Andrea Mason, a Woman of Influence
Andrea Mason’s mobile phone has taken a hammering in the last 12 months as accolades and awards acknowledging her work have meant everyone wants a piece of her time.
As the CEO of Ngaanyatjarra, Pitjantjatjara and Yankunytjatjara (NPY) Women’s Council, which covers 350,000 sq kms of Central Australia, Andrea already had plenty on her plate. That workload increased last year with the obligations and opportunities that accompanied her selection as Telstra’s Business Woman of the Year. And that was before she was announced as the NT’s 2017 Australian of the Year and the Centralian Citizen of the Year.
To top it off, she was recently appointed to the Prime Minister’s Indigenous Advisory Council (IAC) and has now accepted a nine-month secondment with the Westpac Group in Sydney, an opportunity made possible through Jawun Indigenous Corporate Partnerships and Westpac.
With degrees in Aboriginal Affairs and Public Administration and in Laws, Andrea is one of the emerging new Aboriginal and Torres Strait Islander leaders. For the past seven years at NPY Women’s Council she has influenced Aboriginal and non-Aboriginal thinking to create employment, support health and wellbeing, and tackle domestic violence and other social challenges.
With deep respect for local language, country, law and family, Andrea is determined to help children and young people realise the same aspirations as their urban counterparts. Andrea is confident that NPY Women’s Council has the programs to turn this ambition into action.
She points to such innovative social enterprises as the Council’s Tjanpi Desert Weavers which represents more than 400 women artists from 26 remote communities and the Ngangkari program that melds traditional healers with the best of western medicine to maximise health outcomes and wellbeing.
“I have prepared my whole life for the opportunities I have received in NPY Women’s Council. I genuinely believe that if you support the empowerment of women and children, then every member of the community is, in the long run, healthier and happier.”
Telstra Business Women’s Awards ambassador and marketing officer Joe Pollard said that Andrea speaks with dignity and leads with humanity and cultural sensitivity.
’She has involved the entire community in her business model and built a blueprint for making a difference. Significantly, Ms Mason has developed a replicable commercial process and relationships to make it sustainable’.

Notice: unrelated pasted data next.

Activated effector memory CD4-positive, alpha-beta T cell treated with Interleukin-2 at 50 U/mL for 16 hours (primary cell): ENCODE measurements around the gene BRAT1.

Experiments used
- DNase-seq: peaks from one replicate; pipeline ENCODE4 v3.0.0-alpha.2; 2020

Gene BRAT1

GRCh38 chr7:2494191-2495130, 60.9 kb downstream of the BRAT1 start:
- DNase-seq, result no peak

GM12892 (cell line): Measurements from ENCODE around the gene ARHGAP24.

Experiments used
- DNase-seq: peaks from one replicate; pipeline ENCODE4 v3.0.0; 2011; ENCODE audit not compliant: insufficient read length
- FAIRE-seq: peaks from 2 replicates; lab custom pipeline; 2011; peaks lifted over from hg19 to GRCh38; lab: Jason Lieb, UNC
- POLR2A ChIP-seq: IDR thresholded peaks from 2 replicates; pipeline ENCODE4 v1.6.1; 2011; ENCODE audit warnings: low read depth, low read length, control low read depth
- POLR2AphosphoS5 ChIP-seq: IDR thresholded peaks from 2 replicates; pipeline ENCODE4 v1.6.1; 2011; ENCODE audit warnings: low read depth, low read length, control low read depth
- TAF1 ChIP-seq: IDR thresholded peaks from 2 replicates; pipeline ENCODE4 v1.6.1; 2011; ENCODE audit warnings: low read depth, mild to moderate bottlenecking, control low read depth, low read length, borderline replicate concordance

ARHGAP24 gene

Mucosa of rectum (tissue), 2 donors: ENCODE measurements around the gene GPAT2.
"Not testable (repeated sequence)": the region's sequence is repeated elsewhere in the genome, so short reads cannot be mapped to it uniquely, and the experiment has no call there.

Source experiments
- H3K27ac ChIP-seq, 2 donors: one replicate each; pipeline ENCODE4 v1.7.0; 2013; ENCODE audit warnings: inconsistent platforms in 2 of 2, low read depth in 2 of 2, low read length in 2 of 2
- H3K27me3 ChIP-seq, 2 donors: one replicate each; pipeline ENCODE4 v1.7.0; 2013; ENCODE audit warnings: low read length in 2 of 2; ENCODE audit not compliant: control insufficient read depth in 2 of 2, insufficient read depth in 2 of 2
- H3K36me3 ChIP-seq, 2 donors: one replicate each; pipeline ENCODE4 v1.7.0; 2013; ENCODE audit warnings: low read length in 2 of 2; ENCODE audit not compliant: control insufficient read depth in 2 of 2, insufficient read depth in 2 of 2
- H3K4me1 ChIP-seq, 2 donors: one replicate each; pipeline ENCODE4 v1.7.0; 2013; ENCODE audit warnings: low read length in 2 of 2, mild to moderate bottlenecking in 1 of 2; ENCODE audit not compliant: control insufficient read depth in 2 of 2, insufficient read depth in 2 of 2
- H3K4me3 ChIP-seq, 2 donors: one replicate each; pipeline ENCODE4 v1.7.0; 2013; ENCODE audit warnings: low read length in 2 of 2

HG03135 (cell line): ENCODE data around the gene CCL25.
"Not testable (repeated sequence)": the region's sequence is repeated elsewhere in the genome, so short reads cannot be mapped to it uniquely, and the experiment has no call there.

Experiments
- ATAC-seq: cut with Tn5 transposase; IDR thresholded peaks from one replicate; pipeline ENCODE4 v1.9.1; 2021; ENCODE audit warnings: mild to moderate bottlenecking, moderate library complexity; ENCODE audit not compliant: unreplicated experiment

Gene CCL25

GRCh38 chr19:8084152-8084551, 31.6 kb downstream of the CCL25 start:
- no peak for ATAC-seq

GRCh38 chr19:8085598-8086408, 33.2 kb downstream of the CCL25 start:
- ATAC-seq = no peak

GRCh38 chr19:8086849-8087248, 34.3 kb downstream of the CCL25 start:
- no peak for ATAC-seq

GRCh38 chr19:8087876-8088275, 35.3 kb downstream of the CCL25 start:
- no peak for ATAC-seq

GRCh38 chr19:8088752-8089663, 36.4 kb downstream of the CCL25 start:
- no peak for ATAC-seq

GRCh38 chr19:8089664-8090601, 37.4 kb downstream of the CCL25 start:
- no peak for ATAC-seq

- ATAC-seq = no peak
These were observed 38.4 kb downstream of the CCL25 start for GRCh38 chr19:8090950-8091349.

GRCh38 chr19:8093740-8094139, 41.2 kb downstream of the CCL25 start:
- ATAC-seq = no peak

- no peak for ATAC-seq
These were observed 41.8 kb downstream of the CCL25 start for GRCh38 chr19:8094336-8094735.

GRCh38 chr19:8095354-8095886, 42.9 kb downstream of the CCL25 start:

In accepting the placement with Westpac, Andrea says her primary motivation had been to expand her knowledge and understanding of business strategies that work for and with Aboriginal people and their communities.
“If I can assist with interpreting information on my return to Alice Springs, I hope in the long term that we will see across central Australia more Aboriginal people, especially Aboriginal women, seeking business opportunities with leaders in the business sector,” Andrea said.
Andrea says she took on the appointment to the Prime Minister’s ‘refreshed’ Indigenous Advisory Council (IAC), because she wants to bring to national discussions the perspectives that she has seen deliver rewards in central Australia.
“I believe I can make a meaningful contribution at the national level. I have done this through my leadership in NPY Women’s Council, in my role as a leader in the Empowered Communities Initiative and when I had responsibilities to progress reconciliation during my time in Canberra, so I know the level of effort and energy that is required for such a task,” Andrea said.
Andrea has come a long way since her teenage years when sport was her overriding passion. In those days she was always a dedicated team player and nothing has changed.
“Any career goals I’ve been able to kick over the years have largely been thanks to the people I’ve worked with. Much like netball or football, everyone on the team plays their part and this also means everyone learns from successes and defeats.”
Andrea is confident that true reconciliation is certainly achievable and agrees that in celebrating this year’s significant National Reconciliation Week we should all take a moment to think about what each of us can do to further enhance our shared relationships.
“I believe the road ahead for reconciliation in Australia is shaped by what we as Australian citizens commit to do, but it is also weakened by what we fail to do. Because I prefer to live life without regret, I choose to do all I can to progress reconciliation while I have the opportunities to do this.”
Before heading off to Sydney, Andrea was grateful to spend a couple of quiet days at home.
“Just switching off that phone and taking some time out to simply think doesn’t happen often enough. A little solitude is good for the soul and it also gave me a chance to give my netball knees a rest!”